Organizations of all types are beginning to understand the importance of integrating digital into all aspects of their marketing and communication plans. Blogs, webinars, Twitter, YouTube, Flickr, Facebook and LinkedIn groups and other services are becoming part of the vocabulary. So is a word that describes the desired audience… “key influencers.” In the PR and Comms world, that typically means single individuals with large-to-massive audiences; a carry-over from what Seth Godin calls the Television Industrial Complex.

Targeting key influencers means a lot of things. I’m going to kick off the week with a sobering look at “key influencer” marketing.


Going after key influencers means leaving behind a lot of “smaller” voices that may have an aggregate influence greater than a single big voice. The smaller voices can have significant reach and probably enjoy a closer relationship with their cozy audience than a key influencer does with his/her enterprise.


Many key influencers are pitched more times a day than you can imagine. Your issue and pitch must resonate with the influencer and should come to them at a time when the issue can be wedged into his/her established editorial calendar. In considering whether or not to participate, the key influencer will consider if the audience will eel put off by yet another call to action. Key influencers will not want to engage in anything that will result in audience fatigue.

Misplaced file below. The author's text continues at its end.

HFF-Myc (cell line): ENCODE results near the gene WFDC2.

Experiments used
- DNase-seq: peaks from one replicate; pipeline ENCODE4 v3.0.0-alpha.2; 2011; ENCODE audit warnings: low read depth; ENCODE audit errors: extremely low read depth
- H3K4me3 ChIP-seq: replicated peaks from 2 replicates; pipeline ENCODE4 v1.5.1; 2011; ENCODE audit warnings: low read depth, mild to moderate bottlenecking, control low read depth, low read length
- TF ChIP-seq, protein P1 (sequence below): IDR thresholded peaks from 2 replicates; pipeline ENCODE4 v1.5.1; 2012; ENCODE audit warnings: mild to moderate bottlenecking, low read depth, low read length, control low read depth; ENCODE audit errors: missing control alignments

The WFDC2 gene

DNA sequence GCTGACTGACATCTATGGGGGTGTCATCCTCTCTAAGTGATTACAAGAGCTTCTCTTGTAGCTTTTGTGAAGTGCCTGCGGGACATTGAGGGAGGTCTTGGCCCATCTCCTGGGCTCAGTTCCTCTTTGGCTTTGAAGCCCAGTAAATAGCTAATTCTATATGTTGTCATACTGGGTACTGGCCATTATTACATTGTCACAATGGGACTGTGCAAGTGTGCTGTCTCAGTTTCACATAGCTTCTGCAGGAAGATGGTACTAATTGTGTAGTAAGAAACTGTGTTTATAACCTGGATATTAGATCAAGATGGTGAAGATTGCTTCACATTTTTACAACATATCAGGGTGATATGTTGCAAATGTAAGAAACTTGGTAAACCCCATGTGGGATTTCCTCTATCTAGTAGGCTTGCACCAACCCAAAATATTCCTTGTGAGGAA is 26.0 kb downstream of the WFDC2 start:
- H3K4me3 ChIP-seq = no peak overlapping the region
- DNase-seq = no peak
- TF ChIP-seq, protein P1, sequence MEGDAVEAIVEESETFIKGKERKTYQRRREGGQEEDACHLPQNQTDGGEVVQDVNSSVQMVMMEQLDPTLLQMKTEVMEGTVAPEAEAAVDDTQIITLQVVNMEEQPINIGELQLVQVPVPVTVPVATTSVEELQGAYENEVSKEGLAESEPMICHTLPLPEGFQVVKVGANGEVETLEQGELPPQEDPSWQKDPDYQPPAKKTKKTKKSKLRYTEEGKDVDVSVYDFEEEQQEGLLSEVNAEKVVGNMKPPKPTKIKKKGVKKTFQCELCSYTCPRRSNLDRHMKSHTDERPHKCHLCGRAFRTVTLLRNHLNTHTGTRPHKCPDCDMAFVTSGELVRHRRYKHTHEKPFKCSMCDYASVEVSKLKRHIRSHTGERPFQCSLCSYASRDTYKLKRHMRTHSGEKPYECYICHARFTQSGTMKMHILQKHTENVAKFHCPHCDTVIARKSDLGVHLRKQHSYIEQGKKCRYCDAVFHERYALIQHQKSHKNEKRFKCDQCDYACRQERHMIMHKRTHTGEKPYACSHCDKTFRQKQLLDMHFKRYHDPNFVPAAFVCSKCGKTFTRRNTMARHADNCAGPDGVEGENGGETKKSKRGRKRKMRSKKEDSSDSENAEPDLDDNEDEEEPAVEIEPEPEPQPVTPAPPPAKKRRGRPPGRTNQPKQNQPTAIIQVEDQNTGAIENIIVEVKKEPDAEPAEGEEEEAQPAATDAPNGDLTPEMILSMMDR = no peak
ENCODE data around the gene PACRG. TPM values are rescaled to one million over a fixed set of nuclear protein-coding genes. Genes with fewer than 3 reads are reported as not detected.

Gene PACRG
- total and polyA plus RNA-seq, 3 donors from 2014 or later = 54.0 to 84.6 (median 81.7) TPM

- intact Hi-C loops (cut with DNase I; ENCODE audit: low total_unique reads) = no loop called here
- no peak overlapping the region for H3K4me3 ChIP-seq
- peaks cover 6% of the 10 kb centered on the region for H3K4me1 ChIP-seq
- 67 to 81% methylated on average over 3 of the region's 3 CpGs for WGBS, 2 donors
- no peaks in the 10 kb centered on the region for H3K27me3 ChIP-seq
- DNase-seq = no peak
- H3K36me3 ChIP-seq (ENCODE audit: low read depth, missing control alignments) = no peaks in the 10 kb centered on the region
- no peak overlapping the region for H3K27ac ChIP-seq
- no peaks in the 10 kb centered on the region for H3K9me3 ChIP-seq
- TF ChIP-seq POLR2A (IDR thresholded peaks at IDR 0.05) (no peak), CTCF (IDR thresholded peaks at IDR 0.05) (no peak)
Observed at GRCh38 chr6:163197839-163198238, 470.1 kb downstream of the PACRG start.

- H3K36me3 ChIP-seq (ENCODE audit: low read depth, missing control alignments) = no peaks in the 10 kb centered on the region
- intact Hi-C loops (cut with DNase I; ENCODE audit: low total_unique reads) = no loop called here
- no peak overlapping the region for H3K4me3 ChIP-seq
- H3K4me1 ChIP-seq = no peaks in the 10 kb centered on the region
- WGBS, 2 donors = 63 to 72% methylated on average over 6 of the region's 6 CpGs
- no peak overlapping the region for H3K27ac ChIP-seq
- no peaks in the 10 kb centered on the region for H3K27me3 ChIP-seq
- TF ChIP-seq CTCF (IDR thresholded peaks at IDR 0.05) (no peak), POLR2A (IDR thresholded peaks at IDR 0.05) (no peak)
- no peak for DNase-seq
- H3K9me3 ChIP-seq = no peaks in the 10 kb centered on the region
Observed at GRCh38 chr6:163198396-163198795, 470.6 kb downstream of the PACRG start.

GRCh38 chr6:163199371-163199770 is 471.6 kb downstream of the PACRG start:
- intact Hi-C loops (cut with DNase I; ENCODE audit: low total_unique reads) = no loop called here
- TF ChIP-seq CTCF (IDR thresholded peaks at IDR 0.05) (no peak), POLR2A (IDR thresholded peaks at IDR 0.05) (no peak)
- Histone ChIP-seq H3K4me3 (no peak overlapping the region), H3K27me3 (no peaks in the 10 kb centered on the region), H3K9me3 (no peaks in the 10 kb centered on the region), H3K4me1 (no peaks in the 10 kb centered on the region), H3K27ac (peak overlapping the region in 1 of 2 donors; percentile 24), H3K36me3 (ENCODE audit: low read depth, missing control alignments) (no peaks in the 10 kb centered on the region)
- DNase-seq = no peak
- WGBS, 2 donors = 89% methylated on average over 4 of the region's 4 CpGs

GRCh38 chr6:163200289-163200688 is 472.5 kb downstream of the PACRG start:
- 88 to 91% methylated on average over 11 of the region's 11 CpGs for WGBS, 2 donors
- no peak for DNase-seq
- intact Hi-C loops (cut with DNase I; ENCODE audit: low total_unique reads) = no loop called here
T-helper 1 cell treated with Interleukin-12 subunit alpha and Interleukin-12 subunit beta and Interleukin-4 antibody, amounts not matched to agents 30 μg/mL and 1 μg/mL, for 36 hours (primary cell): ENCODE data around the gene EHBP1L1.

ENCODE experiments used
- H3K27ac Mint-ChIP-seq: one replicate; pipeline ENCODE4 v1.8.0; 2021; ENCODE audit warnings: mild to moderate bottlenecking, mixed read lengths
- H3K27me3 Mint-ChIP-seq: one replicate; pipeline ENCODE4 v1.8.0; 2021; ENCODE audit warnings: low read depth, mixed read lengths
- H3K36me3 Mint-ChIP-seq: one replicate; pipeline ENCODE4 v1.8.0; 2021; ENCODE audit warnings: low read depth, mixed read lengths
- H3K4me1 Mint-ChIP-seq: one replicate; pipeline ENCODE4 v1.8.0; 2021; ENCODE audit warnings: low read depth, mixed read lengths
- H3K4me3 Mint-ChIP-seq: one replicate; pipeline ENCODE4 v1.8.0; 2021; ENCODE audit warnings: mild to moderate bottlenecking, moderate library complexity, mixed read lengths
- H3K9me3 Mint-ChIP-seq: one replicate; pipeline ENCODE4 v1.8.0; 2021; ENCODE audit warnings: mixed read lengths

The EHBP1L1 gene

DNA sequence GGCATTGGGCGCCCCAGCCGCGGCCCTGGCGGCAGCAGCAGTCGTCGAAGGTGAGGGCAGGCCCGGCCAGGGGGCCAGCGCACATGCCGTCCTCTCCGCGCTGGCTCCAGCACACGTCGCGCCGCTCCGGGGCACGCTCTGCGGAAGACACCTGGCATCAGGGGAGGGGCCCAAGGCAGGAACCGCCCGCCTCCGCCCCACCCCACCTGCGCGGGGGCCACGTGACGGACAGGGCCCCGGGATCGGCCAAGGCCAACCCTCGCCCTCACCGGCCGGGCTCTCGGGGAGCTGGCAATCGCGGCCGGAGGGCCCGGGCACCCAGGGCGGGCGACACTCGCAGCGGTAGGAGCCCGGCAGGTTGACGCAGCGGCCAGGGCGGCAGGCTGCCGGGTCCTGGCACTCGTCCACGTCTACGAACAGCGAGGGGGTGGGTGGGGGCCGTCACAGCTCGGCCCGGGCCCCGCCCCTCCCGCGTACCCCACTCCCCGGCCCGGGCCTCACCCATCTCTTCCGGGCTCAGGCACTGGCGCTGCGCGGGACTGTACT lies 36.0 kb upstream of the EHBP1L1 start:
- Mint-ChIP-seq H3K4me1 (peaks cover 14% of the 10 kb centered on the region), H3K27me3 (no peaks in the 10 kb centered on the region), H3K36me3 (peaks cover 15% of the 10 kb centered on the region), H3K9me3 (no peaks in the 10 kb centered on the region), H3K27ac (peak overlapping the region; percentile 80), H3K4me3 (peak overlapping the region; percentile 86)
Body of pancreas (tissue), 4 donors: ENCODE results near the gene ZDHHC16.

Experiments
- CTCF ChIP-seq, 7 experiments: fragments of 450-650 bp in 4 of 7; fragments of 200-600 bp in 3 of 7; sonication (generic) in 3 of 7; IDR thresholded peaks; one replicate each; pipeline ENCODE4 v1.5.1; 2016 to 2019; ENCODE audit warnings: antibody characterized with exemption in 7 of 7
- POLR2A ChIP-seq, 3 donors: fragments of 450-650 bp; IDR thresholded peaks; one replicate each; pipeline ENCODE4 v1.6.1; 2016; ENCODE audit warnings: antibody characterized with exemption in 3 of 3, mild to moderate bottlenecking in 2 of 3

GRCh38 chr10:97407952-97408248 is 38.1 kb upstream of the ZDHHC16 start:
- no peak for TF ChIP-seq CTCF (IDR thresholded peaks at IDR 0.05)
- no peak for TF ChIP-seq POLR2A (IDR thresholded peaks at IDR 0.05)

With large and engaged audiences comes the risk that any single Twitter message or blog post will go largely unnoticed. One Twitter message among one hundred or more in a day might come and go without capturing the interest or even the eyes of people in the community.


An organization that selectively decides whose voice is worth responding to in the digital world makes a public declaration of which voices have value to them and which don’t. This can be a dangerous proposition since an organization loses audience one person at a time and a company one customer at a time (oh, and a politician one voter at a time). Miscalculating who should be acknowledged could be disastrous (see The Cataclysm Effect).


Ignoring a sea of “small voices” expressing concern over an issue could mean an organization will face a rather large storm if that issue hits a tipping point. For example, there was already a swell of anger growing online when, in 2005, Jeff Jarvis went public with his frustration over problems with his Dell computer and the lackluster service the company was offering him. Mr. Jarvis’ blog post became the catalyst that turned that sea of small voices into the head of the storm which was just as angry for being ignored by Dell as they were about problems with their computers and the company that had failed them.

In a conversation with a “key influencer” last year, we laughed that “A-listers” like himself have only one direction they can travel in quickly. The small voices are the ones building strong and engaged communities everyone else will join.